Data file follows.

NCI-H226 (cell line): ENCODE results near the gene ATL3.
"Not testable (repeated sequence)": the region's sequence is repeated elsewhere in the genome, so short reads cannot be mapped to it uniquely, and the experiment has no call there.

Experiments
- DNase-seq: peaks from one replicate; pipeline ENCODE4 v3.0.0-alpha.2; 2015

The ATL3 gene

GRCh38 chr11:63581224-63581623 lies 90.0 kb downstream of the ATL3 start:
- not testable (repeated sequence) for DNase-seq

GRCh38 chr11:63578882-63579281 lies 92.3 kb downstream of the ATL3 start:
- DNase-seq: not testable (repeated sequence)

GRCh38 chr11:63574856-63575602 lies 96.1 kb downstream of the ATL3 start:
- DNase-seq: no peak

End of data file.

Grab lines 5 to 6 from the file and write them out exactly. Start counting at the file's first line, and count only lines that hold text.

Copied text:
The ATL3 gene

GRCh38 chr11:63581224-63581623 lies 90.0 kb downstream of the ATL3 start: